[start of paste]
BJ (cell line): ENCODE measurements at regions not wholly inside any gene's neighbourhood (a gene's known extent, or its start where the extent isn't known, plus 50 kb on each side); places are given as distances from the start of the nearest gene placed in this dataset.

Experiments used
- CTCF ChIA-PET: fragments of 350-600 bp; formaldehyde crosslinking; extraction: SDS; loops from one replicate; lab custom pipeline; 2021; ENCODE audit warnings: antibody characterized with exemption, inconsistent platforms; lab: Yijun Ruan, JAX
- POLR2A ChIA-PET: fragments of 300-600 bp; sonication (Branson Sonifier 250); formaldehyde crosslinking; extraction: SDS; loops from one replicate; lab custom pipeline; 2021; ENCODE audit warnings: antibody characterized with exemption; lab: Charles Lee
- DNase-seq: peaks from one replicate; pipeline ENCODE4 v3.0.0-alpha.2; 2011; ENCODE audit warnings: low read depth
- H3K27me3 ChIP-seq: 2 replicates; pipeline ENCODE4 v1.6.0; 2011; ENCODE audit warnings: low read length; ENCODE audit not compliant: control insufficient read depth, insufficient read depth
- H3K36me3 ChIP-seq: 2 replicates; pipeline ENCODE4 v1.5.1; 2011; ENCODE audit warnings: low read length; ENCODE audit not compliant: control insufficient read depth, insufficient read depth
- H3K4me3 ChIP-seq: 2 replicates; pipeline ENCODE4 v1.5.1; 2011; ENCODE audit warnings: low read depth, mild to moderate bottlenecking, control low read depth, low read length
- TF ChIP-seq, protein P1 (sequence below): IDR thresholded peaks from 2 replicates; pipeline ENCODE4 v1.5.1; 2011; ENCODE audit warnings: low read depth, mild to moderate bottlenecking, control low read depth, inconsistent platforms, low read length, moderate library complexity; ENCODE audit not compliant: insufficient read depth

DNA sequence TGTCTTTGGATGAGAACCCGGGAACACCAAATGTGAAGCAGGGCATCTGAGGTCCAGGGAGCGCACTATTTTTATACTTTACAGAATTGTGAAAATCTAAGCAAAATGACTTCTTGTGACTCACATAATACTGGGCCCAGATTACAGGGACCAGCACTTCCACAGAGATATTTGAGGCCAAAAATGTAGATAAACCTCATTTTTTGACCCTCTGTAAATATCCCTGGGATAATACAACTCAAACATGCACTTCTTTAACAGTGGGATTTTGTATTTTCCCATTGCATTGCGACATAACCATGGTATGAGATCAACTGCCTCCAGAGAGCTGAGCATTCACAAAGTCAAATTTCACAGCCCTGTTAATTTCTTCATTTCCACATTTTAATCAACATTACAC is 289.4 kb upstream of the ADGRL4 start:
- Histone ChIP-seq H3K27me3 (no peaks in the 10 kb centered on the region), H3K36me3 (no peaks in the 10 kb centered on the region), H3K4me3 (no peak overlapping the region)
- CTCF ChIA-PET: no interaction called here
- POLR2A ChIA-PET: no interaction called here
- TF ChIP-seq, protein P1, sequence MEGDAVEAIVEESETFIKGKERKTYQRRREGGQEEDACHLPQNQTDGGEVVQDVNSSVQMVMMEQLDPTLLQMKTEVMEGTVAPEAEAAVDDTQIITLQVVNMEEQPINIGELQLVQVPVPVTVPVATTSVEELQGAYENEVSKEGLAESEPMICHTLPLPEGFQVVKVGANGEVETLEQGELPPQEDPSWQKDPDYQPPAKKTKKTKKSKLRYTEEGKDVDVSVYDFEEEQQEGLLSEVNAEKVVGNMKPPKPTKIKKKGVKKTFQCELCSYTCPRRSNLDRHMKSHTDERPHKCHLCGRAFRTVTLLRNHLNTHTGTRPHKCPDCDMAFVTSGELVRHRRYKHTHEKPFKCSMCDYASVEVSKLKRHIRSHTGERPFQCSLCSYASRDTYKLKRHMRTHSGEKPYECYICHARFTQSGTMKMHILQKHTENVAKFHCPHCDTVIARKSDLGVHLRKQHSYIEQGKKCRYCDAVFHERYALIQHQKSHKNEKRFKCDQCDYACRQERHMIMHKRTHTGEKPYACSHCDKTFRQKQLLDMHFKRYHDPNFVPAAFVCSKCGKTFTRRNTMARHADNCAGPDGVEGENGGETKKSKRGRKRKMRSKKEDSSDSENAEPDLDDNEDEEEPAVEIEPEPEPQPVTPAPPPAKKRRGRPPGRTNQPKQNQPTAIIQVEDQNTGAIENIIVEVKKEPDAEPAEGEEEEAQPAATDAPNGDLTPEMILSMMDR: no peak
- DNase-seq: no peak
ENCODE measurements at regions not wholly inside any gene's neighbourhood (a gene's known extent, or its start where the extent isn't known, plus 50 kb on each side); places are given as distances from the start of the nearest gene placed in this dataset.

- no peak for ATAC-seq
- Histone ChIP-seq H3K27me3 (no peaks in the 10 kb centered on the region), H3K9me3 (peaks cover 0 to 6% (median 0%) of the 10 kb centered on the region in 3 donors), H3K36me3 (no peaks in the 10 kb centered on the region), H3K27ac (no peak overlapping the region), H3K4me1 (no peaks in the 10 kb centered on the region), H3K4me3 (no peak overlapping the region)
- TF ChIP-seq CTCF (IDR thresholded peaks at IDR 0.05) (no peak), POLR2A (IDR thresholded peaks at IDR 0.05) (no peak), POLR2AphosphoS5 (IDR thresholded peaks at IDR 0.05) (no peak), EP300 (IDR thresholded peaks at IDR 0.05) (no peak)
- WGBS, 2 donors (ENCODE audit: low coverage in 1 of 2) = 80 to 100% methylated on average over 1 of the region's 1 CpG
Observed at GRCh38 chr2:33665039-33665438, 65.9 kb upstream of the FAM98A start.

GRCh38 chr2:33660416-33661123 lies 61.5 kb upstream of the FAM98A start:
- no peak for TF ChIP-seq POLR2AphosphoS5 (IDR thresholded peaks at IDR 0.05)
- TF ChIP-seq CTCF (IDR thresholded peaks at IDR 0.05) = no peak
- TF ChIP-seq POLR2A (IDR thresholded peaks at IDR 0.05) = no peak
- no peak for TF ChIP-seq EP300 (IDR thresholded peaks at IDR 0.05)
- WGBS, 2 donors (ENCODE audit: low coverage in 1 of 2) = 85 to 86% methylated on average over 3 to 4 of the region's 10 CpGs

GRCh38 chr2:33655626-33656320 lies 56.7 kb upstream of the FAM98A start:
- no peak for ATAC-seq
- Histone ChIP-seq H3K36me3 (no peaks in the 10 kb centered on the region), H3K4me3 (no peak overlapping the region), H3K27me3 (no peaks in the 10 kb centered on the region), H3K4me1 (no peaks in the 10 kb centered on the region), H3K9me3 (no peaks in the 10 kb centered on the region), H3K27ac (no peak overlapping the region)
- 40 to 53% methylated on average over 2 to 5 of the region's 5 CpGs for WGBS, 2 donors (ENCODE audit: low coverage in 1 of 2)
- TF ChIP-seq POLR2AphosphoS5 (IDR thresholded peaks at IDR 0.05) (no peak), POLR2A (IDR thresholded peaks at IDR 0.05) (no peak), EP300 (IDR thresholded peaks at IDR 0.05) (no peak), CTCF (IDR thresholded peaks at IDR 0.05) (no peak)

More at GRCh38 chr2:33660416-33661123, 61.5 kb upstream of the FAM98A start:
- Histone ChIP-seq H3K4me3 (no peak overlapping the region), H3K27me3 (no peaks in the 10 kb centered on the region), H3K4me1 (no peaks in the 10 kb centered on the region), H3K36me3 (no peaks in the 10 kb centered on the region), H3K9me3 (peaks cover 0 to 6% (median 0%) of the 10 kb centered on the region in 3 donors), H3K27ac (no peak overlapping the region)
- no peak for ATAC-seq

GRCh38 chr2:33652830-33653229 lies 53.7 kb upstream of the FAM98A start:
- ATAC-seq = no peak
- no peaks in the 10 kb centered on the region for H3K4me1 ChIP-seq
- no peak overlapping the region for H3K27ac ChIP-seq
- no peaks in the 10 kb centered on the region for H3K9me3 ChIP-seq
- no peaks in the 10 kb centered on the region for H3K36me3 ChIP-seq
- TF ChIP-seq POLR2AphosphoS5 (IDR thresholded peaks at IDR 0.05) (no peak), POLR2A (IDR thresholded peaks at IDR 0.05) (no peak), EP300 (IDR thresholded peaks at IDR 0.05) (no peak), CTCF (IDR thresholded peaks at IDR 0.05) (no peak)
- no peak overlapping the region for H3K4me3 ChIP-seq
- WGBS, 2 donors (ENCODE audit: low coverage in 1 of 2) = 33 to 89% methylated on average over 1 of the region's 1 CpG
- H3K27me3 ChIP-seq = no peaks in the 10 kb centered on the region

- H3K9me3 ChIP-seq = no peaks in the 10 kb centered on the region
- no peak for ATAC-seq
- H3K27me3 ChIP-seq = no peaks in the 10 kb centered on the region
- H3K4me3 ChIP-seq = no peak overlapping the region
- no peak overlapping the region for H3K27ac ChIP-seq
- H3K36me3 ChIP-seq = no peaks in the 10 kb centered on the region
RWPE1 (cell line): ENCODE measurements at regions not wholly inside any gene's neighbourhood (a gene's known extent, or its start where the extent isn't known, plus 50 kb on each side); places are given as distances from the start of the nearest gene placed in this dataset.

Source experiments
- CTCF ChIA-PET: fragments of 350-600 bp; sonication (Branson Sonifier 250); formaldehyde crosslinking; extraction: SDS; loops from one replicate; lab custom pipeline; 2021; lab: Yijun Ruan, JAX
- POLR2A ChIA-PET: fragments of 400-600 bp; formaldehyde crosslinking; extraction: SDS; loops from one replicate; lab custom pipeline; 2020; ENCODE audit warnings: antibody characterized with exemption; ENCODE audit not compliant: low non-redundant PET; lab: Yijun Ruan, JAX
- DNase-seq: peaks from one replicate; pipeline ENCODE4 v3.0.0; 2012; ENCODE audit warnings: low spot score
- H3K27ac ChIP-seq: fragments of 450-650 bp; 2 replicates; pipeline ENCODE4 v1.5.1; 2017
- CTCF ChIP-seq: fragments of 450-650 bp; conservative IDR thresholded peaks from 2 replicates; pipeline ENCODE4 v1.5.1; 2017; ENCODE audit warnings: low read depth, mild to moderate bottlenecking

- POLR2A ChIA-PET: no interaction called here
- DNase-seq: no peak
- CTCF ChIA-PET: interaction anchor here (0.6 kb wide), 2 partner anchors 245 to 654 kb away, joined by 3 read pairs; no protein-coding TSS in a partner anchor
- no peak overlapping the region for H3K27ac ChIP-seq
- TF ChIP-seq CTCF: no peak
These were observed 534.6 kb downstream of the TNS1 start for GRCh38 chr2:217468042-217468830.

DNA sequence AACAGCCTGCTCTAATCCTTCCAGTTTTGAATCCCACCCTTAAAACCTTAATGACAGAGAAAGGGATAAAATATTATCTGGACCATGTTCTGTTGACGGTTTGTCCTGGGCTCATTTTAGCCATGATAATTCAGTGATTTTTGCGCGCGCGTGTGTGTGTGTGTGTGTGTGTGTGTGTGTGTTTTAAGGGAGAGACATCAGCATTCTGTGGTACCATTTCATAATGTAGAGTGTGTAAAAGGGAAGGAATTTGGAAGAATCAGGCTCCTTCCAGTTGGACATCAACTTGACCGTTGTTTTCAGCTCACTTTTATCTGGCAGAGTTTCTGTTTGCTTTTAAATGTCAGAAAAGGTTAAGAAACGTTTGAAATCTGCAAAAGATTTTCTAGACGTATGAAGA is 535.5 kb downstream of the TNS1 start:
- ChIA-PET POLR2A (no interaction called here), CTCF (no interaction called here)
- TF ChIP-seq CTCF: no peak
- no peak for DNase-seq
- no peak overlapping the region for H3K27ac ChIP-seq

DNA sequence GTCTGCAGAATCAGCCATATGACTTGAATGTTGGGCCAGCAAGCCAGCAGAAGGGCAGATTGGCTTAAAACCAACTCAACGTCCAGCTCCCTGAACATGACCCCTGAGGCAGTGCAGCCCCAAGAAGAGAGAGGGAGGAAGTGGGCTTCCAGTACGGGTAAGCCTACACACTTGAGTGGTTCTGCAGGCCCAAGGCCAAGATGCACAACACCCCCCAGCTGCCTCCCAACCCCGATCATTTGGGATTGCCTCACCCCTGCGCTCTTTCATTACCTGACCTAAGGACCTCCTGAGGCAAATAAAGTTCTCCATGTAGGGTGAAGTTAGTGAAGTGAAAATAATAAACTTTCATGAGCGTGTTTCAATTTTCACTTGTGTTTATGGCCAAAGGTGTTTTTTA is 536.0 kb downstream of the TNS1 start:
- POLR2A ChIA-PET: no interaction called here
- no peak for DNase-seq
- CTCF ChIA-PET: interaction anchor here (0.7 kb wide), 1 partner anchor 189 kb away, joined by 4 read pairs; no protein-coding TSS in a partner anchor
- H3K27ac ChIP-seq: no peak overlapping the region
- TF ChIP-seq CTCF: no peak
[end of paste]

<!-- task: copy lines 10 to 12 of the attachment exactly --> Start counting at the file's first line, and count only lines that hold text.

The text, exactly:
DNA sequence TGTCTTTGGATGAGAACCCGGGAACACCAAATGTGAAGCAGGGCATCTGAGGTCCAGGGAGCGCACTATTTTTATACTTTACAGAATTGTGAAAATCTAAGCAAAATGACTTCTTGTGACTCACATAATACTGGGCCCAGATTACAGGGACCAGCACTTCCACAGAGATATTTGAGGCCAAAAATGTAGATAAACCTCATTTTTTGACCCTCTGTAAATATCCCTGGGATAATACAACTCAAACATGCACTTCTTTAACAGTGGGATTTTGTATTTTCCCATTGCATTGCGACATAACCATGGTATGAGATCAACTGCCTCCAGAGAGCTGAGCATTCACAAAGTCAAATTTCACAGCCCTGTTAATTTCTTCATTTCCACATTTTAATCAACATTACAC is 289.4 kb upstream of the ADGRL4 start:
- Histone ChIP-seq H3K27me3 (no peaks in the 10 kb centered on the region), H3K36me3 (no peaks in the 10 kb centered on the region), H3K4me3 (no peak overlapping the region)
- CTCF ChIA-PET: no interaction called here